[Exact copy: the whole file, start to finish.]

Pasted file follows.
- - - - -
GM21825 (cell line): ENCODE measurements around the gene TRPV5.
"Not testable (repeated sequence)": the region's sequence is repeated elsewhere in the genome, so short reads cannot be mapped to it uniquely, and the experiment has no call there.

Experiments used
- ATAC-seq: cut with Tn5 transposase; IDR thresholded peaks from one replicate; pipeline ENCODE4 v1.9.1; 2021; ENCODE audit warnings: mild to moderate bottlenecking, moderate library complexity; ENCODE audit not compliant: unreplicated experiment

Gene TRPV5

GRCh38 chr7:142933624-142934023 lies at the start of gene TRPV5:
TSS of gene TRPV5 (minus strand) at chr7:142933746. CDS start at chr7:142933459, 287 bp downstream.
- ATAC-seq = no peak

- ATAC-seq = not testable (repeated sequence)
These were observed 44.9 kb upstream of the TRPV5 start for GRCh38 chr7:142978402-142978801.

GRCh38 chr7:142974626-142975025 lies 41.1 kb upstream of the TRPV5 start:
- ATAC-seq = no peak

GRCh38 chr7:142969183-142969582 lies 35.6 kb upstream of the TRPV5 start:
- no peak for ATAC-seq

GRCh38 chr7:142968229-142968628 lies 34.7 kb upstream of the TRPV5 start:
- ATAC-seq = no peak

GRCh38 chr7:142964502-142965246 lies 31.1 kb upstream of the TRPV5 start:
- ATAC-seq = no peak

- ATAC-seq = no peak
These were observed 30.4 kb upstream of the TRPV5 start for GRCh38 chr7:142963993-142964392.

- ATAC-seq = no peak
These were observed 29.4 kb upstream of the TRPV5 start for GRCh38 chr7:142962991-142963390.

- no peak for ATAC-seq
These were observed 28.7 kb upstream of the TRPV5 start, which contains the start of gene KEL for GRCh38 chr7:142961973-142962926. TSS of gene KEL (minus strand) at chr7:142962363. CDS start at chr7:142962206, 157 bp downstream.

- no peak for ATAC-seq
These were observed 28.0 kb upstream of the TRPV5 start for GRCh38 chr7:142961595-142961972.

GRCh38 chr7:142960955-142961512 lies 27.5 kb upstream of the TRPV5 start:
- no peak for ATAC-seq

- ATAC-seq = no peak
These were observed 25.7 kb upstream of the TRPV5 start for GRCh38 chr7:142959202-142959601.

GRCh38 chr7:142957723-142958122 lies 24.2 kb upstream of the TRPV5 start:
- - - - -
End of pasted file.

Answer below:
GM21825 (cell line): ENCODE measurements around the gene TRPV5.
"Not testable (repeated sequence)": the region's sequence is repeated elsewhere in the genome, so short reads cannot be mapped to it uniquely, and the experiment has no call there.

Experiments used
- ATAC-seq: cut with Tn5 transposase; IDR thresholded peaks from one replicate; pipeline ENCODE4 v1.9.1; 2021; ENCODE audit warnings: mild to moderate bottlenecking, moderate library complexity; ENCODE audit not compliant: unreplicated experiment

Gene TRPV5

GRCh38 chr7:142933624-142934023 lies at the start of gene TRPV5:
TSS of gene TRPV5 (minus strand) at chr7:142933746. CDS start at chr7:142933459, 287 bp downstream.
- ATAC-seq = no peak

- ATAC-seq = not testable (repeated sequence)
These were observed 44.9 kb upstream of the TRPV5 start for GRCh38 chr7:142978402-142978801.

GRCh38 chr7:142974626-142975025 lies 41.1 kb upstream of the TRPV5 start:
- ATAC-seq = no peak

GRCh38 chr7:142969183-142969582 lies 35.6 kb upstream of the TRPV5 start:
- no peak for ATAC-seq

GRCh38 chr7:142968229-142968628 lies 34.7 kb upstream of the TRPV5 start:
- ATAC-seq = no peak

GRCh38 chr7:142964502-142965246 lies 31.1 kb upstream of the TRPV5 start:
- ATAC-seq = no peak

- ATAC-seq = no peak
These were observed 30.4 kb upstream of the TRPV5 start for GRCh38 chr7:142963993-142964392.

- ATAC-seq = no peak
These were observed 29.4 kb upstream of the TRPV5 start for GRCh38 chr7:142962991-142963390.

- no peak for ATAC-seq
These were observed 28.7 kb upstream of the TRPV5 start, which contains the start of gene KEL for GRCh38 chr7:142961973-142962926. TSS of gene KEL (minus strand) at chr7:142962363. CDS start at chr7:142962206, 157 bp downstream.

- no peak for ATAC-seq
These were observed 28.0 kb upstream of the TRPV5 start for GRCh38 chr7:142961595-142961972.

GRCh38 chr7:142960955-142961512 lies 27.5 kb upstream of the TRPV5 start:
- no peak for ATAC-seq

- ATAC-seq = no peak
These were observed 25.7 kb upstream of the TRPV5 start for GRCh38 chr7:142959202-142959601.

GRCh38 chr7:142957723-142958122 lies 24.2 kb upstream of the TRPV5 start: